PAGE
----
Crawl Across the Ocean

Thursday, February 02, 2006

Actions Speak Louder

Some quotes from a Globe and Mail editorial (subscriber only) on the controversy surrounding Denmark's Jyllands-Posten newspaper which published 12 offensive pictures of the Prophet Mohammed last fall:

"Arab countries have urged the Danish government to punish Jyllands-Posten. Syria and Saudi Arabia have recalled their ambassadors to Copenhagen. Libya says it is closing its embassy. Thousands of Palestinians marched in protest. Bomb threats forced Jyllands-Posten to evacuate its newsroom."


"European governments and media must not cave in to such bullying. The protesters betray a fundamental misunderstanding of how free societies work."


"In the democratic world, things work differently. Newspapers and other media cannot allow themselves to be silenced, cowed or intimidated by the fear of upsetting one group or another. By publishing those 12 drawings, the editors of Jyllands-Posten were aggressively asserting their right to publish, come what may."

So the obvious question is, does the Globe have the courage of its convictions to follow in the footsteps of other newspapers like France Soir which have published the same or similar images in support of Jyllands-Posten?

Update: As always, it's best to see for yourself what the fuss is about, the cartoons in question can be viewed here.


  • Will the G&M publish the photos? No they won't. It's more likely to be another paper which doesn't want to try to be as "respectable". Maybe a Sun paper would publish them. I fear though that a paper may publish the cartoons in Canada would do so for the wrong reasons; they would do it to be deliberately imflamatory, rather than supportive of the free press.

    Religious people of all stripes never cease to be completely threatened when someone makes fun of their ludicrous beliefs (All powerful beings? Magic powers? Sounded plausible when I was 5, not so much now). Apparently, images of Mohammed are not supposed to be shown (which explains why i've ever seen any, I guess). They printed CARTOONS, and not very good ones at that. Oh, the heresy, the blasphemy! Closing embassies, recalling ambassadors? Grow up. You're running powerful countries now, and have chosen to have these types of offices in places where you know the general public does not share your views. No one was killed, injured, and like any other media, if you don't like, don't watch/read/listen to it. Boycott if you want.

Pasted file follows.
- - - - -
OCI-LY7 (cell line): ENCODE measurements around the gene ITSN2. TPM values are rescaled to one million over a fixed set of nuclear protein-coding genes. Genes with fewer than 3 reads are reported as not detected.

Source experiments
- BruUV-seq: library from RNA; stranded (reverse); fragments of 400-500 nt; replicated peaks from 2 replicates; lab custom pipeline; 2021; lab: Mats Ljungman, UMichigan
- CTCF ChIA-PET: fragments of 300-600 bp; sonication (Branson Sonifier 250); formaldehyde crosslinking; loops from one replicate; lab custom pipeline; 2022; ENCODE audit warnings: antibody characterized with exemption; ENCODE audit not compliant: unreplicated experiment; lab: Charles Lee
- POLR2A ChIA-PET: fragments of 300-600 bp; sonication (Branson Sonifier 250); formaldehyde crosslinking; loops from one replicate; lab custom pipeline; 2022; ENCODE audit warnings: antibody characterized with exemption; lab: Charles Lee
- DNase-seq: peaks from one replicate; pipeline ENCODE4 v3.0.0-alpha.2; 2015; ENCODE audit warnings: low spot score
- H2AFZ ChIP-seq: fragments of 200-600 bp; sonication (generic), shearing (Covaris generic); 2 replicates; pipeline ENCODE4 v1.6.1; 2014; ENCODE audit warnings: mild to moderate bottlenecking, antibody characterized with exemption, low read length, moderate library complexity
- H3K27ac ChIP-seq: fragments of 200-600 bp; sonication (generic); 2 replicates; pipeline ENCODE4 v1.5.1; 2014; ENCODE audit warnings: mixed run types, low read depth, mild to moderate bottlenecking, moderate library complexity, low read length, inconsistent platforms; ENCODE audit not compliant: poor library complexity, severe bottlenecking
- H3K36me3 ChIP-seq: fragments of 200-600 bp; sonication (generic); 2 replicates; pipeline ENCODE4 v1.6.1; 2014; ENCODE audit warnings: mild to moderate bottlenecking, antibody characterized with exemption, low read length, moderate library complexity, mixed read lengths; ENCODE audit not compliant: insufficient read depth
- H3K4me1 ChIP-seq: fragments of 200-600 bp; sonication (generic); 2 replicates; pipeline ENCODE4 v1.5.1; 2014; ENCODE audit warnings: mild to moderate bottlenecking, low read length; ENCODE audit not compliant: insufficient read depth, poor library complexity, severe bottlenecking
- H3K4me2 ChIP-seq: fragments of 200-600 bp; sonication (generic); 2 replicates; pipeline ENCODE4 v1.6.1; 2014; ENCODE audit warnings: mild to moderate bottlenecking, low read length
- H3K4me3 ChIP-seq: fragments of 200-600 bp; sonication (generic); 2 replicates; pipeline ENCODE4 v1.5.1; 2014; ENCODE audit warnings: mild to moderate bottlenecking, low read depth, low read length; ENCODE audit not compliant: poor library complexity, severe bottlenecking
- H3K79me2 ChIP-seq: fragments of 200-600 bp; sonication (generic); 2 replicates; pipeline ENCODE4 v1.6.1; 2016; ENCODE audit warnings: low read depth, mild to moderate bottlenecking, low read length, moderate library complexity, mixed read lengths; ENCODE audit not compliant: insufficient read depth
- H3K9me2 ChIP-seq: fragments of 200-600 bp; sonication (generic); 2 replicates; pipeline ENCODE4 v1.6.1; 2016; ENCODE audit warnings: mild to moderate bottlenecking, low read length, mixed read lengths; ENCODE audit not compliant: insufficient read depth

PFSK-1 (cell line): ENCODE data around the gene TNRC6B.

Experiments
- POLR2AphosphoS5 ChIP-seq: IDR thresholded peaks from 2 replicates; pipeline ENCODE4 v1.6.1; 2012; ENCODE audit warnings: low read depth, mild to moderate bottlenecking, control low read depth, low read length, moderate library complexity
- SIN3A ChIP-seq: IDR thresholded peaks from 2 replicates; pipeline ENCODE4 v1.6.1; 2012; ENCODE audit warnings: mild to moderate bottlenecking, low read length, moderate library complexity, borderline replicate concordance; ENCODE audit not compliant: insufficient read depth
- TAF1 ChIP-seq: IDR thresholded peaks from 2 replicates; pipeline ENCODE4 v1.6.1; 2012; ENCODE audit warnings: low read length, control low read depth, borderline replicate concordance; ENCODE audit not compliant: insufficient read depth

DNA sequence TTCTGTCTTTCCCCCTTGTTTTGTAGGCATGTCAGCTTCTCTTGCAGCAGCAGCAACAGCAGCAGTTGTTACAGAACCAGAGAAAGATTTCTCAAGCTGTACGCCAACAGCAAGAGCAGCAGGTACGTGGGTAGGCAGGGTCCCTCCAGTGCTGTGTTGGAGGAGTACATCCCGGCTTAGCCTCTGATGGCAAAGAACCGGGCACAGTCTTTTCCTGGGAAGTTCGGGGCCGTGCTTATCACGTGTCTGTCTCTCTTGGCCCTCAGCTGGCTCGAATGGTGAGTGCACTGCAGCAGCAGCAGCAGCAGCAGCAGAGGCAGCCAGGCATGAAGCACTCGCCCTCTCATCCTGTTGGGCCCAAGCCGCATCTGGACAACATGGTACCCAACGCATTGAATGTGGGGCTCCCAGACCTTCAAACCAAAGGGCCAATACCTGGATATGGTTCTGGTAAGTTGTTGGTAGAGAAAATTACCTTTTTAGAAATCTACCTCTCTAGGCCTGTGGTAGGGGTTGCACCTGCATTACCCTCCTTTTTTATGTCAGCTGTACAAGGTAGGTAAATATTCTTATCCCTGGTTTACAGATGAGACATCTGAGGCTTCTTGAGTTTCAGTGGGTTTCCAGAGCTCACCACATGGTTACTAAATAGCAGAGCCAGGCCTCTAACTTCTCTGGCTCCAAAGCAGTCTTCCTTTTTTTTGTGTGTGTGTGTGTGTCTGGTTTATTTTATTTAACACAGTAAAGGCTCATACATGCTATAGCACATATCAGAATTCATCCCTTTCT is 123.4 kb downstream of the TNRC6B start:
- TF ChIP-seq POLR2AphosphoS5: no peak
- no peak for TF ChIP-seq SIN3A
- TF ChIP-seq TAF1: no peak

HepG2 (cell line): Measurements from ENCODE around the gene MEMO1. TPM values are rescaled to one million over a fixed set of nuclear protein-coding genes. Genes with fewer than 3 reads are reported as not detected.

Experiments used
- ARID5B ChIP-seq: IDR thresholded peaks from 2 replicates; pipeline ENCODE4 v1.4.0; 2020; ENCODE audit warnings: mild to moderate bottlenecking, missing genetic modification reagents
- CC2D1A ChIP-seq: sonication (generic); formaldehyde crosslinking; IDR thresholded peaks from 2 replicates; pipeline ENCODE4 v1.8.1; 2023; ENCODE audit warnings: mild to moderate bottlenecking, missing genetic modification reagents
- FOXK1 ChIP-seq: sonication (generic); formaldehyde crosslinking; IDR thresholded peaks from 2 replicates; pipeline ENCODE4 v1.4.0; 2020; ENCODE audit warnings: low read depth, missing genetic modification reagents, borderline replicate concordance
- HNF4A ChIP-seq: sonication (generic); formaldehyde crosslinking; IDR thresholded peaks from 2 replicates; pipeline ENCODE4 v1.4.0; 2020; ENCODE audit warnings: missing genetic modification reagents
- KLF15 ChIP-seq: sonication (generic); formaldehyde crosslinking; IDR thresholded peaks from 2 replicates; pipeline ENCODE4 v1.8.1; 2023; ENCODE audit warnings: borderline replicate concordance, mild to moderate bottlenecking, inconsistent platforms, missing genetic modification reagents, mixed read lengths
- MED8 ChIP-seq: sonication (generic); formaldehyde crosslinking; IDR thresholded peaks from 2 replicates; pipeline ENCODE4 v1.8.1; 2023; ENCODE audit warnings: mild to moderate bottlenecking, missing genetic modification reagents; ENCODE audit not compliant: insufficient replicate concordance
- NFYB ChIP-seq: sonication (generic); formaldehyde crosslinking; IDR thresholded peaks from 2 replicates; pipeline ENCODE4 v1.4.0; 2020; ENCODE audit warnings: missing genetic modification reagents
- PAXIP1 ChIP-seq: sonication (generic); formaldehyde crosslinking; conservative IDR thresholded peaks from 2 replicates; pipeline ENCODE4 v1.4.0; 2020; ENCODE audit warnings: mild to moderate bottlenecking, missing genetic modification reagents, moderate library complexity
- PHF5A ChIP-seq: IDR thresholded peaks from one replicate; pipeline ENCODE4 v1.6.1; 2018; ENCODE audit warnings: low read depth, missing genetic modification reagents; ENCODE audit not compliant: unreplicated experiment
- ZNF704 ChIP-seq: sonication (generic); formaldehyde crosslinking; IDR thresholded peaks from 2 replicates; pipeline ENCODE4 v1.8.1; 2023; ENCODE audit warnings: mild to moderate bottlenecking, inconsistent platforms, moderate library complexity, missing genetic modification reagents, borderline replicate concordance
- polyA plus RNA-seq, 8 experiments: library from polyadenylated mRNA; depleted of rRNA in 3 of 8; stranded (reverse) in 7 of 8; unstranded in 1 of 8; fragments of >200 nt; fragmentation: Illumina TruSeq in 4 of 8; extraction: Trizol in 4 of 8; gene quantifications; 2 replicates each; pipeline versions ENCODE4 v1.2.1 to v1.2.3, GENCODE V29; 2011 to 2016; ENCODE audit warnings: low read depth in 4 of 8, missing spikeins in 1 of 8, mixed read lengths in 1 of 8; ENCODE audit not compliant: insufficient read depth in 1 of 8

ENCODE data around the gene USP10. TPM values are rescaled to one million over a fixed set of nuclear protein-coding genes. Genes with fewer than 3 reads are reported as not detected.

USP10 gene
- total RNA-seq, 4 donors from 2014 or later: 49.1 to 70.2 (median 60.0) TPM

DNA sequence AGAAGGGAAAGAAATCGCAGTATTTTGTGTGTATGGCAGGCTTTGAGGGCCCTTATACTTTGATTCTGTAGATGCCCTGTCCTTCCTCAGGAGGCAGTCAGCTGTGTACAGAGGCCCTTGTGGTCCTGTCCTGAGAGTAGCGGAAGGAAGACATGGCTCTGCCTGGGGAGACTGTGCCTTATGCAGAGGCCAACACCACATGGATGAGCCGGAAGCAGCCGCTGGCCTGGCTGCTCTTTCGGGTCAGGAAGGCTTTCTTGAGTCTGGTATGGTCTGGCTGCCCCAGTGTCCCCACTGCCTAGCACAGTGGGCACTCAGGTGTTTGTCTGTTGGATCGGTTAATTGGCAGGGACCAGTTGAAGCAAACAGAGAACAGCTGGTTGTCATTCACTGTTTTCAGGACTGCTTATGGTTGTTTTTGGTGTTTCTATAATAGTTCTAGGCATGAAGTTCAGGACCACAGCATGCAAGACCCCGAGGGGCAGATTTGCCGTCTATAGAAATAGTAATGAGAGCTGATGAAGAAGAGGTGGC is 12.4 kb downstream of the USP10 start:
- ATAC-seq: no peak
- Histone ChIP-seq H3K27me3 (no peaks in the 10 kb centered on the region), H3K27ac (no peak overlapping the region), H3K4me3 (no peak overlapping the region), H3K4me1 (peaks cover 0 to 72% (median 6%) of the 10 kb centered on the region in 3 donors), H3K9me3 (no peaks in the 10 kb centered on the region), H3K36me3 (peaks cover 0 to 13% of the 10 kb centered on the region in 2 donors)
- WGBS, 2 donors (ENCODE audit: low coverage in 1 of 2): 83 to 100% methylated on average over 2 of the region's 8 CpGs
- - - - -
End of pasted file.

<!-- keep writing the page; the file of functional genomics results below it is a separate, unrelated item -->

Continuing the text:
By Anonymous Anonymous, at 12:16 PM  

  • You could be right about the Globe, although the one factor which makes them more likely (in my opinion) to publish is that I think they view themselves as 'defenders of the enlightenment' more so than other papers.

    "Religious people of all stripes never cease to be completely threatened when someone makes fun of their ludicrous beliefs"

    True, but some stripes react more violently than others. Otherwise, we are pretty much in agreement.

    By Blogger Declan, at 1:01 PM  

  • I saw them, and regret it very much. I'd much rather have beautifully ornate imagery in my mind when I think of Islam than of some stupid anthropomorphic corruptions. Respect has been sacrificed in favour of, what, more cultural denegrition?

    By Blogger Art Hornbie, at 3:22 PM  

  • You see the cartoon as a sacrifice of respect where I see it as the only way to preserve respect.

    In most situations, silence can be equated with respect, or at least with a lack of disrespect.

    However, in a situation where there is a very real fear of violent retaliation for any disrespect, silence becomes ambiguous. That is, you can't be sure if someone is keeping silent about someone else out of respect, or out of fear.